A press release from Entrex, a business service that connects small private business with institutional investment sources, indicates that a share of Better World Books is part of the portfolio of a new socially responsible mutual fund.
Better World Books is one of the larger American used book wholesalers, and the only successful social venture I’ve come across in the North American online used book space. They receive books via donations from partner nonprofit groups, resell them on a wide variety of online marketplaces via Indaba, and donate the profits back to the partner nonprofits. Titles that are unprofitable to sell online are typically donated to underserved communities.
I first heard about Better World a year or two back, via Room to Read, a partner organization that organizes campus book drives; a friend of mine was looking into doing a drive on the nearby UC Berkeley campus.
Some booksellers have very legitimate concerns about not-for-profit booksellers (e.g. Better World in the US, or Oxfam bookstores in the UK) who don’t have to pay for inventory, and can underprice booksellers who do. I understand the concern, but it’s not clear to me that the impact is significant, particularly compared to momentous shifts like the rise of person-to-person online marketplaces.
[Now Reading: The Search: How Google and Its Rivals Rewrote the Rules of Business and Transformed Our Culture by John Battelle]
Last spring, the US Copyright Office asked the public for comments about their experience with copyrighted orphan works (*), and suggestions on solutions to the problem. BookFinder.com made a submission, as did hundreds of others.
After several months. the US Copyright Office has released their final 133-page report based on their study. They suggest changing copyright law so that that users of orphaned works who do reasonably diligent searches and attribute the use of works will enjoy the following protections:
the user will have to pay only “reasonable compensation” if the owner resurfaces and objects to the use
non-commercial users won’t have to pay a fine if the owner resurfaces and objects to the use, as long as use of the work is stopped immediately
if the orphaned work has been used as part of a larger work containing significant expression, then the entire larger work can’t be shut down as long as the user pays reasonable compensation
We’ll continue to track the issue, to see if the recommendations are taken up…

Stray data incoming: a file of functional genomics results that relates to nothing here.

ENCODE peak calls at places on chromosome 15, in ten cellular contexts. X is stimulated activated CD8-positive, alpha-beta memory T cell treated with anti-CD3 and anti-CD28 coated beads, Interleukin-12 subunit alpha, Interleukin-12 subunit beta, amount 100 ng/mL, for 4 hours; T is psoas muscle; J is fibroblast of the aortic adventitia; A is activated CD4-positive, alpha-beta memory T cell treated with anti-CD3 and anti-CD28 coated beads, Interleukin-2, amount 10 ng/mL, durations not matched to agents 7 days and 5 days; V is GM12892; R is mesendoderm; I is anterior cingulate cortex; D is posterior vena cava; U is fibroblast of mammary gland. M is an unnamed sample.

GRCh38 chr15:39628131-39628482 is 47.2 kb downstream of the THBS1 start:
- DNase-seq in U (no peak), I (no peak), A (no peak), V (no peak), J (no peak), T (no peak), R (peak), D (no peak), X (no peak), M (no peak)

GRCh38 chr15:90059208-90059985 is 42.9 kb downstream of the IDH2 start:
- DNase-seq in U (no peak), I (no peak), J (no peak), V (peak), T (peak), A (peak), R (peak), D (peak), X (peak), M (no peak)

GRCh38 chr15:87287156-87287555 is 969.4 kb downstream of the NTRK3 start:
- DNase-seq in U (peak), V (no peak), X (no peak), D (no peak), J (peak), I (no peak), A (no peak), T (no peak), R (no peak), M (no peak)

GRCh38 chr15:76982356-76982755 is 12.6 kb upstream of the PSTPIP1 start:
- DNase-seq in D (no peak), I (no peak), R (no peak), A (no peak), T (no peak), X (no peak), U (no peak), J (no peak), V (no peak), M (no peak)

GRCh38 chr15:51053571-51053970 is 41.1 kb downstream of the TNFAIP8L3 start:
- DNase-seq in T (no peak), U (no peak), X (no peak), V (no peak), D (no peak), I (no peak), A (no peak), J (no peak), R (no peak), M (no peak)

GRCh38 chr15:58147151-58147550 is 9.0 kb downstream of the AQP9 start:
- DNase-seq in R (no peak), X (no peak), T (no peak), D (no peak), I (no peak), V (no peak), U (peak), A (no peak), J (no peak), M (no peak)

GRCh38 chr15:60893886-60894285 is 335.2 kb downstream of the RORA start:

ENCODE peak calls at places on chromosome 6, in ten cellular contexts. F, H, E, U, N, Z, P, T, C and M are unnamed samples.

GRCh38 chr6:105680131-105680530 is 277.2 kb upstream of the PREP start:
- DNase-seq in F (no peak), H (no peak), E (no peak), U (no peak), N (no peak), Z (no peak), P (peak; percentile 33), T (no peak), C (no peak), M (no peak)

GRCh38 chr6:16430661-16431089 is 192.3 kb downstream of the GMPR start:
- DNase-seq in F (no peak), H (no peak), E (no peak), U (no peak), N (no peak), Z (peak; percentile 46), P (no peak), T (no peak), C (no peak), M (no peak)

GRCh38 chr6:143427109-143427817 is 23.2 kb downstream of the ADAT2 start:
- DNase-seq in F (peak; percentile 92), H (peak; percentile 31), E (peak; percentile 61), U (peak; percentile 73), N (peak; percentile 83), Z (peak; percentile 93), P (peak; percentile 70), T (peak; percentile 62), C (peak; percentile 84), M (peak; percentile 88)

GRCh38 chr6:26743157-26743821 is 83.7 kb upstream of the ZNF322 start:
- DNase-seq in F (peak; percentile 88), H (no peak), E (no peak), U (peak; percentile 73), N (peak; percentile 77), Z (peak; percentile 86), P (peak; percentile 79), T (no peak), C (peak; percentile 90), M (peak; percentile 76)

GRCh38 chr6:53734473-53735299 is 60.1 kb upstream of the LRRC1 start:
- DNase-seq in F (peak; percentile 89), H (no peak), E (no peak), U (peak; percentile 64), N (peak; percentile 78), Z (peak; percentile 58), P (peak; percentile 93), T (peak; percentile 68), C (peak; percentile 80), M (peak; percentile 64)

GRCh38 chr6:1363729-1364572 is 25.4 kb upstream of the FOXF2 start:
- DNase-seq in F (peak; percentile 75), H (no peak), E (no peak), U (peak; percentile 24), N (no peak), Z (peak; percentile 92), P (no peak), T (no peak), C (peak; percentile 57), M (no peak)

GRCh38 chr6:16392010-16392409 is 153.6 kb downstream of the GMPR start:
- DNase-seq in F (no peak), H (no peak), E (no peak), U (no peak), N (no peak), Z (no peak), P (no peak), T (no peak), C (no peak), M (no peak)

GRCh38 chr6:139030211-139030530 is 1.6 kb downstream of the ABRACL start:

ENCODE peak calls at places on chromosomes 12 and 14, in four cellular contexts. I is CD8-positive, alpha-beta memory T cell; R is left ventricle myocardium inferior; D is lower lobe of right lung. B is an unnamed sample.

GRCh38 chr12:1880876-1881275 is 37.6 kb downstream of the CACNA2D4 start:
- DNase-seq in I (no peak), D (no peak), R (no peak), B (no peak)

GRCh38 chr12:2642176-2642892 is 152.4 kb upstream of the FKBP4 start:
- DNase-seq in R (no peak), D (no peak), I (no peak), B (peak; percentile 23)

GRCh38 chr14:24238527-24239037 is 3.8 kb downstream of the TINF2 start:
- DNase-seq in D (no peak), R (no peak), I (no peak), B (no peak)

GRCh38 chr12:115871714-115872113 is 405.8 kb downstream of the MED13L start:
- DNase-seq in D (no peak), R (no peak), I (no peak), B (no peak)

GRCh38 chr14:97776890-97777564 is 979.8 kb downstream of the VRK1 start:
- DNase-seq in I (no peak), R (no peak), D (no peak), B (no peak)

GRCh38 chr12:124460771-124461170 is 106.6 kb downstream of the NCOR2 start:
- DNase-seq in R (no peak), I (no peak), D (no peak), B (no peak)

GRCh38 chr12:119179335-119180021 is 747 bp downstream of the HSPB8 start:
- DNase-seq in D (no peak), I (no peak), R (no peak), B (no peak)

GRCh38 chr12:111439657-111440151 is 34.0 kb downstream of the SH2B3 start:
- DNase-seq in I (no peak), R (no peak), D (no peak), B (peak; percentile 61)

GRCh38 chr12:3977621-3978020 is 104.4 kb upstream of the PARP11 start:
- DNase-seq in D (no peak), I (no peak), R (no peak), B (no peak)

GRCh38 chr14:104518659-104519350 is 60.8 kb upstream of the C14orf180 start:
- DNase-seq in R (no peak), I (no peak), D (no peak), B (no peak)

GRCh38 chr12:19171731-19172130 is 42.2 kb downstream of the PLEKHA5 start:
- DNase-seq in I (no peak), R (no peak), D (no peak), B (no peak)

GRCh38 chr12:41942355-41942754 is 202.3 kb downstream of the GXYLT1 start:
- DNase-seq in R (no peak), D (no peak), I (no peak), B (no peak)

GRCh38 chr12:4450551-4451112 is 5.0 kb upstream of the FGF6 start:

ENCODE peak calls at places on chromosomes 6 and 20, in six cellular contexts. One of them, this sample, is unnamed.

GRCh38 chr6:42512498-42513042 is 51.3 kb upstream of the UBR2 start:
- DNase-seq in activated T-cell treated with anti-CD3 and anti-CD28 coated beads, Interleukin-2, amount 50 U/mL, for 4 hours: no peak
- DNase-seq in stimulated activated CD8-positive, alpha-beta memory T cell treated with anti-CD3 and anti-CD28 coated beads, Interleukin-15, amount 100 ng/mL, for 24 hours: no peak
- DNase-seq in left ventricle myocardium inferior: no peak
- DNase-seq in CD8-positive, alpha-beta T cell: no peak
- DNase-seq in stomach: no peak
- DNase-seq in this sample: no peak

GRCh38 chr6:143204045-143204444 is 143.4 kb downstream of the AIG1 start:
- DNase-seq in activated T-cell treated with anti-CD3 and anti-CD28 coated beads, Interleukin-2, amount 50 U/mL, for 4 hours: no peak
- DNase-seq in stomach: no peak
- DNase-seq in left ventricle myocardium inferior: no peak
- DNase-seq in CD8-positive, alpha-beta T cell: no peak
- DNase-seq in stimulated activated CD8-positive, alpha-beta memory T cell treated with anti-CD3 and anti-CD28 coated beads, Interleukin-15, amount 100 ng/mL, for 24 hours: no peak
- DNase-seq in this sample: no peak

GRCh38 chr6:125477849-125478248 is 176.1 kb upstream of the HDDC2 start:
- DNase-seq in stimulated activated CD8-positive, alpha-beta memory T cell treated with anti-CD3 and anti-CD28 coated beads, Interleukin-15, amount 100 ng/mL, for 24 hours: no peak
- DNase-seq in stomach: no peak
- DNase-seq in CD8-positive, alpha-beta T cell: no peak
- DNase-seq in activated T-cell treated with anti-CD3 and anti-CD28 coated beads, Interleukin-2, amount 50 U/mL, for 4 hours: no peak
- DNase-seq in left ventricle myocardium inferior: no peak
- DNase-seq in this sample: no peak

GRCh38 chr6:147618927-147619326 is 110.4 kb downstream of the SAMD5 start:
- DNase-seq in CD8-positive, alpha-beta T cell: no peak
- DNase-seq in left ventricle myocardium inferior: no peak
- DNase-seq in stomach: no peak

* Orphan works are copyrighted materials whose owners are difficult or impossible to locate, meaning they can no longer be purchased, reprinted, cited at length, or otherwise built upon. Books can get “orphaned” for all sorts of reasons. Publishers shut down. Authors move, change their names, or pass away. Under U.S. copyright law, academics, artists, researchers, and plain-old-readers have no recourse if the copyright holder can’t be contacted.
While catching up with booksellers’ opinions on Abebooks policies (e.g. Jest, Colonel Colonel), I ran across Abebooks.de’s “Buchexperten-Netzwerk” (book expert network). It turns out that Abebooks’ German operation has been building up a network of bookstore partners, offering walk-in customers free appraisals and the chance to order Abebooks titles without having Internet access (i.e. taking the e- out of e-commerce).
A good number of North American click-and-mortar bookstores did the same thing, back before Internet/ecommerce access was common. This reminds me a bit of the new wave of eBay stores, except that you have the online marketplace actively promoting the offline sellers. Is this interesting? Does anyone familiar with the German-speaking book market have any predictions about how effective this might be?
[Now Reading: Cosmos Latinos: An Anthology of Science Fiction from Latin America and Spain edited by Andrea L. Bell and Yolanda Molina-Gaviln]
I just finished reading Vikram Seth’s double-biography Two Lives, about the lives of his Indian uncle and Jewish German aunt. Published by forward-thinking HarperCollins, the book’s copyright page lists both the ISBN-10 and ISBN-13:
ISBN-10: 0-06-59966-9 ISBN-13: 978-0-06-59966-9
Unfortunately, the ISBN-10 is only nine digits long, and the ISBN-13 is twelve. No, it’s not the checksum that’s missing, but the leading “0” in the item number. Thankfully, the ISBN listed on the book jacket has it right:
ISBN-13: 978-0-06-059966-9 ISBN-10: 0-06-059966-9
The ISBN-13 transition will undoubtedly be full of small errors like this, confirming the natural skepticism of used and rare booksellers toward software and systems that lock users into the ISBN system.